Hard to get sentimental about a big box bookstore, especially when it was partially responsible for forcing independents out of business. And still.

When I moved to LA, Borders was already on the ropes, the one closest to my apartment a ghostly affair, a museum of unloved titles; they were too expensive to ever find a buyer who would want them enough to forgo Super-Saving Shipping on Amazon. You didn’t even feel like staying to browse magazines.


We have two fish ponds: one inside, in an atrium, which holds six to seven hundred gallons of water and a larger one outside in the yard containing three to four thousand gallons of water.

This is a snapshot of some of the atrium koi several years ago. (We didn’t have “Pretty Blue” or his siblings at this time.)

Here are a few pictures of our outside pond with some of the fish and some of their babies:



The above picture is the outside fish’s babies.  There are zillions.

We just found out that our suicidal koi are not unique. Koi actually are known for leaping out of their enclosures, because they love to jump and they don’t have the sense to crawl with their little fins back into the water. We got some pretty, but different, fish for the atrium, since attrition was decimating the atrium pond. We toyed with trying to catch the remaining koi and putting them in the larger outside pond. They would have been happier and safer in terms of jumping out there, but there were other problems involved. First of all, it is supremely difficult to catch fish in a net. I know you don’t believe that, but you should just try it sometime. Fish don’t do much, but they are extraordinarily good at defensive swimming. The second problem is that koi swim at the top of the water and are brightly colored so that they are easily spotted by hungry fish-eating birds. The birds here in Miami Beach use our pond like a sushi bar. Here is a photo of a Giant Egret, one of our frequent diners:

There are also Great Blue Herons.

and Cormorants

Our back yard is their favorite hangout.

We started adding different species of fish in the atrium; fish that would be satisfied with their lot in life and had no thoughts of suicide or Olympic-style leaping.

After a while, we noticed that one fish at a time would become lethargic and spend more and more time sitting on the bottom, looking depressed.  We didn’t think it was a good sign for fish to sit on the bottom of the pond.  We tried to think of something to put in the atrium pool that would be fun for them. We already had a fountain and oxygen bubblers that they had always seemed to enjoy. Then, one at a time, some of the newer fish started spending some time on their sides, but then they would shake themselves off and start swimming again. We were mystified.

Then the fish that were doing the sidestroke started also moving with the flow of the water from the fountain, before, again, shaking themselves off and swimming again.

After a time, the sidestrokers would, one at a time, do their final swim and lie on their sides and give up the ghost.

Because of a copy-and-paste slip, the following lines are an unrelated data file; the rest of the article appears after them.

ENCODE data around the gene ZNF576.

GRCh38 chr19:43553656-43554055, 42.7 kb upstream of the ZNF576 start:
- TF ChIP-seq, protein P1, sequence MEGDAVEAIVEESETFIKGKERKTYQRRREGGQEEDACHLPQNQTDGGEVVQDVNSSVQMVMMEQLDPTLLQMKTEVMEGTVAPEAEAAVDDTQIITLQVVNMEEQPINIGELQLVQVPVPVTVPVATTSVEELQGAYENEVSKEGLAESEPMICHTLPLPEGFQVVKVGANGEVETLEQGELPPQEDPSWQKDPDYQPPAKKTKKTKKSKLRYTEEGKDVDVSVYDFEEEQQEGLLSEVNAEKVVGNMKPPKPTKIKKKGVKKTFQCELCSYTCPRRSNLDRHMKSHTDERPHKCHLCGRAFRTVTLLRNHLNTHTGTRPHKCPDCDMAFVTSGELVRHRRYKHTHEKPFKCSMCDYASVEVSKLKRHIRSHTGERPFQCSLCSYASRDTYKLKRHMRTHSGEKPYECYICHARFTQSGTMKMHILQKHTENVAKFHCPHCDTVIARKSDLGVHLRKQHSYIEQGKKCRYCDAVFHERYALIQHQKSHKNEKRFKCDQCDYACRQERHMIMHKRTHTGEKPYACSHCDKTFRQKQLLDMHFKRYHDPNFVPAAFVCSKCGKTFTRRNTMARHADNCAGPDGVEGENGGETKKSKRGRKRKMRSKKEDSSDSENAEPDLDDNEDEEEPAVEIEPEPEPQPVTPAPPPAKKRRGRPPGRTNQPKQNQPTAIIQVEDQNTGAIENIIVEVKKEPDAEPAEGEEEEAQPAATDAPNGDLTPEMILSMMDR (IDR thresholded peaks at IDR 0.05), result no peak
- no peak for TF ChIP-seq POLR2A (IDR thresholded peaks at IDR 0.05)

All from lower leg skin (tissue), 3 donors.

We decided to try to put one of the side stroking fish outside in the big pond. Perhaps the new fish needed to be out in a bigger world and would thrive outside.

The next day, another fish in the atrium started doing the sidestroke. Victor scooped him up in a Tupperware and set him down on the table. The light happened to be on. The water was teeming with tiny pale green, almost clear creatures with tiny little legs and two tiny little eyes. When we looked at the fish, the poor little guy was crawling with these creatures.

Then we realized we had made a big mistake. When we had put the first sidestroker into the big outside pond, we introduced whatever these little creatures were into a pond alive with hundreds of fish.

Uh oh.

We researched it. We had fish lice. “Well, at least the fish lice isn’t bothering the koi,” Victor said. The next morning, “Pretty Blue,” our biggest blue koi was floating and getting pale. (Another thing we have learned is that when fish die, they quickly lose their beautiful color. I wonder if that happens to people….) We were distraught. Naturally it was Friday, as you all know everything bad happens on the weekend when you can’t get any help. We went to every fish-related store we could find in Miami and none of them had the required medicine to put in the water.

Victor found what we needed on the web and we ordered tons of it, but it’s past the middle of the week and none of it has arrived as of yet, even though we paid for rushed delivery.

If you don’t know what fish lice are, let me show you a YouTube:


Keep in mind that this is a YouTube of one fish louse. Imagine thousands. Picture them crawling all over our beautiful fish like the slimy alien creatures that they are.

The mantra around our house is: “If any survive, the medicine should clear this right up!”

I wish I hadn’t named them all. Victor warned me not to get so attached, but he’s all talk. He was devoted to them too. In fact, he’s the one who named “Pretty Blue.”

We are hopeful that the fish lice poison comes before we leave for our vacation. I get itchy just thinking of the creepy things sucking the life out of our sweet fish. There’s definitely still time for it to arrive since we don’t leave for a week. We did pay for rushed delivery!